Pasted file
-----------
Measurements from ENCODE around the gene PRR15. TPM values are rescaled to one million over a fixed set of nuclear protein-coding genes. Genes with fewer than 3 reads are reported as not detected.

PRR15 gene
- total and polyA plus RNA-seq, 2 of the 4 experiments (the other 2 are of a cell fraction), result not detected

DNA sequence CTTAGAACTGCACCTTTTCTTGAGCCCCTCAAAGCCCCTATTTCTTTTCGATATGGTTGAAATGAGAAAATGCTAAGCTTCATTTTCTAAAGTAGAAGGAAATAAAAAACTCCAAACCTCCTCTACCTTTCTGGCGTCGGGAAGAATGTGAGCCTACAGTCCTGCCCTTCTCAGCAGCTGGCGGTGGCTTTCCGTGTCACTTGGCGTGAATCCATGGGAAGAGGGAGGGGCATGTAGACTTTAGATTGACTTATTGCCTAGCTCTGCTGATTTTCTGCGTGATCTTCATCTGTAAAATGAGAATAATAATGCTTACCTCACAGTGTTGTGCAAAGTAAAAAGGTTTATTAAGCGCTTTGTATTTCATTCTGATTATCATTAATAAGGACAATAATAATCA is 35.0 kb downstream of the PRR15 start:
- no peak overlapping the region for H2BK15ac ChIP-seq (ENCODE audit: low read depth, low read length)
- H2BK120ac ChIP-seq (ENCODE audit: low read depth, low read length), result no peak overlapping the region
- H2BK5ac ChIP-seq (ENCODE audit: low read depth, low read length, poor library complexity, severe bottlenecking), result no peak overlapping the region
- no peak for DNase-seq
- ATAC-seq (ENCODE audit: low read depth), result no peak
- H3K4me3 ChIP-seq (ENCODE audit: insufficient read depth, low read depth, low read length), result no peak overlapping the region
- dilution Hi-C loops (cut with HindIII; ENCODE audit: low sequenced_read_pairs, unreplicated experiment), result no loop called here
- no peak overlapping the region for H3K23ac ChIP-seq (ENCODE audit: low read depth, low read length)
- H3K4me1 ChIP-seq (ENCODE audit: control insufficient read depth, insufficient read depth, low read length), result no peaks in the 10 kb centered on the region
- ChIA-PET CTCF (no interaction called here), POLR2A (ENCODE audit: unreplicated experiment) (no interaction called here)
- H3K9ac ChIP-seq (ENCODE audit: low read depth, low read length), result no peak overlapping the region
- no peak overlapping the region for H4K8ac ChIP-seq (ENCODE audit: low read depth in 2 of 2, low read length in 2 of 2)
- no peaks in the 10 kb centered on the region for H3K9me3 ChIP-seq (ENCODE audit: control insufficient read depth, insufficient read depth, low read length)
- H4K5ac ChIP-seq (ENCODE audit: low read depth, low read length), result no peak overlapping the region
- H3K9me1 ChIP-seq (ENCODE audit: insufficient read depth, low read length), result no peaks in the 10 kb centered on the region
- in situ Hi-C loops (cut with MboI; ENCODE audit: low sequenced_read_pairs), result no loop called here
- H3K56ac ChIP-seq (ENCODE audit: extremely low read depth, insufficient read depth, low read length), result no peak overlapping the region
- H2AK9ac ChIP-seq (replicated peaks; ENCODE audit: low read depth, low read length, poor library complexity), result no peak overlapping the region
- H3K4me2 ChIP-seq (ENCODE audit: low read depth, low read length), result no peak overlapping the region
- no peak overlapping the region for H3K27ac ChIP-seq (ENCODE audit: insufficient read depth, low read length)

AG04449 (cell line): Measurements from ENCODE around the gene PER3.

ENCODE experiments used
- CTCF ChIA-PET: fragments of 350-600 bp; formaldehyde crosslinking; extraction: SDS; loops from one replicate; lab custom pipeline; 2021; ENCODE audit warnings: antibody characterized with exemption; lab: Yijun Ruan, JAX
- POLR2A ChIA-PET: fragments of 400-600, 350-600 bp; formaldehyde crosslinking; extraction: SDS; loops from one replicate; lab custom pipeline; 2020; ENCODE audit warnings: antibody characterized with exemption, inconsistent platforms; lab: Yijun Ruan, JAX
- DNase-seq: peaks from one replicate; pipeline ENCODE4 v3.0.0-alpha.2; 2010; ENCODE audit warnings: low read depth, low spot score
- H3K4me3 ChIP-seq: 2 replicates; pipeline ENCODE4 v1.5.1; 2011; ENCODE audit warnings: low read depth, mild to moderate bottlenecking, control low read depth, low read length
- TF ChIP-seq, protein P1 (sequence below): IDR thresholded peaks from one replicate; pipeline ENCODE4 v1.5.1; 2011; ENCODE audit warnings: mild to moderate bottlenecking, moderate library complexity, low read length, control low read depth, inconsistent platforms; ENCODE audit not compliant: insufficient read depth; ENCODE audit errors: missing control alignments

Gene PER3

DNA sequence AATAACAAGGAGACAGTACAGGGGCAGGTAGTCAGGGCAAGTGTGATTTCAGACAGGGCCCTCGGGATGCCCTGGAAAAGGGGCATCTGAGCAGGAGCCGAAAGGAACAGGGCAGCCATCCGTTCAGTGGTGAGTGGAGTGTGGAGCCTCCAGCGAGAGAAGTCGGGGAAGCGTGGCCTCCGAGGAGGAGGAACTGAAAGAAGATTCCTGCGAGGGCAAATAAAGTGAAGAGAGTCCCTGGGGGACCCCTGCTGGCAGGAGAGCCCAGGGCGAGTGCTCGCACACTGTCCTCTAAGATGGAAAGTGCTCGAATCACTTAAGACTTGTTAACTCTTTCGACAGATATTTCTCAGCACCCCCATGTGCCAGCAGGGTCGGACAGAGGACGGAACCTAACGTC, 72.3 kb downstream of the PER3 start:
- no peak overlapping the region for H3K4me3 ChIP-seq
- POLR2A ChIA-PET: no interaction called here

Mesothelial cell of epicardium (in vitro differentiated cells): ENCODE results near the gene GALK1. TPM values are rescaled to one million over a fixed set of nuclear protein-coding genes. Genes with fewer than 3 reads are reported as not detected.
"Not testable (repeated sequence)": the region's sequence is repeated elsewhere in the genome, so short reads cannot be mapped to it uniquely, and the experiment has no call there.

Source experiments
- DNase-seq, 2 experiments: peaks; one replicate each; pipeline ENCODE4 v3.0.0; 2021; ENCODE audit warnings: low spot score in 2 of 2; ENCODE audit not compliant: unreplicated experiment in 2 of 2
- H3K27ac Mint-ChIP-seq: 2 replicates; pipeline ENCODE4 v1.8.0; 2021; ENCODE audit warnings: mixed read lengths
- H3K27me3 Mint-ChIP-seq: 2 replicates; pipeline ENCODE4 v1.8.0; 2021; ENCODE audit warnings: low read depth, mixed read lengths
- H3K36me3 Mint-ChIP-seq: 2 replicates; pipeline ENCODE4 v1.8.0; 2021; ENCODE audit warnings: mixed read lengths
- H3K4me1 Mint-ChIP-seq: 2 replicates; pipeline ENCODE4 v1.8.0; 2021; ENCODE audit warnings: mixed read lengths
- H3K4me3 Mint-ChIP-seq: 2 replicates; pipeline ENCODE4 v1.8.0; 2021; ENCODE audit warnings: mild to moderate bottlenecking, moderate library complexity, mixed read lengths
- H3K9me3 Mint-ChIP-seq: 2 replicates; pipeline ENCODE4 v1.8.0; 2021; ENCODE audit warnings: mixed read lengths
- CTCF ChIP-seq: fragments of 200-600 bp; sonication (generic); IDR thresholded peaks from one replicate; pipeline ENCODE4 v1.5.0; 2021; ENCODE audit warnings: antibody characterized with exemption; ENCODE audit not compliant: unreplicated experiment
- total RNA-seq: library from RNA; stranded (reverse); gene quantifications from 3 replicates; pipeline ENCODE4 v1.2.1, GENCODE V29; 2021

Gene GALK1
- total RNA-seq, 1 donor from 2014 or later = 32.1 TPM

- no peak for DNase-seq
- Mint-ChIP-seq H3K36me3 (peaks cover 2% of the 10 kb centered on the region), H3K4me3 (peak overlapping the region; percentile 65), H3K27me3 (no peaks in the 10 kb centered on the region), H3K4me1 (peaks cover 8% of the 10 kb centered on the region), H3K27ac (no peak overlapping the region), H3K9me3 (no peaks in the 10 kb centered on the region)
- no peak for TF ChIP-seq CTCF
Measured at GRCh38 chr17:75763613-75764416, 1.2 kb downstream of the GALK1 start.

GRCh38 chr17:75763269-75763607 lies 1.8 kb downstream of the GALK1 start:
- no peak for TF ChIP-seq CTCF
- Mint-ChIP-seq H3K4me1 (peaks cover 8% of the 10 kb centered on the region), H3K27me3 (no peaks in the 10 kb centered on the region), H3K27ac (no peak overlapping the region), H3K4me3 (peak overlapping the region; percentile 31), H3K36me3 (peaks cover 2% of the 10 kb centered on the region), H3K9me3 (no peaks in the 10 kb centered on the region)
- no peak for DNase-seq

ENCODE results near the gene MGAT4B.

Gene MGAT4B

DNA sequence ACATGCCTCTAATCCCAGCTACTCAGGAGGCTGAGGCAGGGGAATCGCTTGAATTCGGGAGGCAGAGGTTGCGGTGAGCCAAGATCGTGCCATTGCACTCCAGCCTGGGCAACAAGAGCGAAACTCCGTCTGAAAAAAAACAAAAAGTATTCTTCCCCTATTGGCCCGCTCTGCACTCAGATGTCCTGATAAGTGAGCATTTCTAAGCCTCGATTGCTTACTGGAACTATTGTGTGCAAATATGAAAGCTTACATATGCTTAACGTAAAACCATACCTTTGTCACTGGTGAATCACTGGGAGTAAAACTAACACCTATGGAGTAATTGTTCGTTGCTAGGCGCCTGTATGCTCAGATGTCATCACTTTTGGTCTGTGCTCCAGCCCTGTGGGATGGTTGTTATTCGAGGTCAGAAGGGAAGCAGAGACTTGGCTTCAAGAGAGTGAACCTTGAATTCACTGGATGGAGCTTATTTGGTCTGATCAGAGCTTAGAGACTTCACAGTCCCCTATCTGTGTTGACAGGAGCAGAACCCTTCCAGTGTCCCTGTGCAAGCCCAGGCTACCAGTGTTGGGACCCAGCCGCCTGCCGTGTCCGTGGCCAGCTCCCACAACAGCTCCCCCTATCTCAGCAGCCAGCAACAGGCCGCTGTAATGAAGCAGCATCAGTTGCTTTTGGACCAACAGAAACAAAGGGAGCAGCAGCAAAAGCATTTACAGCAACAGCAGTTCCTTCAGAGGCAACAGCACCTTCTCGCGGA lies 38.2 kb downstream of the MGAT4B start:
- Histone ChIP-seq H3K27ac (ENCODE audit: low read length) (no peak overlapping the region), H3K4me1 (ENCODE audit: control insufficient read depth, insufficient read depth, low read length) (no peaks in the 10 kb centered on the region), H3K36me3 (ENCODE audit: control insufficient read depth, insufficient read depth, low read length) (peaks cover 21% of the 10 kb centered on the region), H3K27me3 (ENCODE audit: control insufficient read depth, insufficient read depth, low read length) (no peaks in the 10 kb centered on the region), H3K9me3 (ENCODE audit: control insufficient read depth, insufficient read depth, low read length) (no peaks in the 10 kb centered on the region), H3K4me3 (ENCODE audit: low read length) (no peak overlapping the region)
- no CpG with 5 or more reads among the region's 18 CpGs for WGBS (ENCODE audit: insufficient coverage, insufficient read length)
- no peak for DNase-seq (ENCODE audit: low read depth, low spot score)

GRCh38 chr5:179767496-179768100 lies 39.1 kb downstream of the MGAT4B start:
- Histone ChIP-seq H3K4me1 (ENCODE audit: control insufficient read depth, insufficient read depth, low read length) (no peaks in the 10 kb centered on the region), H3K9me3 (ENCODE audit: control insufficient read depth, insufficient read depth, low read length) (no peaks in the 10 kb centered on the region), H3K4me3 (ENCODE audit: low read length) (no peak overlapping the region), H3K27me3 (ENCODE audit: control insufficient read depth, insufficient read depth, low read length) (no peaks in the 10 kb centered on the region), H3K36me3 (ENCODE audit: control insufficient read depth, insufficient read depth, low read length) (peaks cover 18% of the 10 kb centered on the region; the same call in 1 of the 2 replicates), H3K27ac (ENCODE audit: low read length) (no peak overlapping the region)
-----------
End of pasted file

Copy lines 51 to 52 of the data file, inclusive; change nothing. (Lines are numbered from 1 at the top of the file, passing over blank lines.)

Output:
- Mint-ChIP-seq H3K36me3 (peaks cover 2% of the 10 kb centered on the region), H3K4me3 (peak overlapping the region; percentile 65), H3K27me3 (no peaks in the 10 kb centered on the region), H3K4me1 (peaks cover 8% of the 10 kb centered on the region), H3K27ac (no peak overlapping the region), H3K9me3 (no peaks in the 10 kb centered on the region)
- no peak for TF ChIP-seq CTCF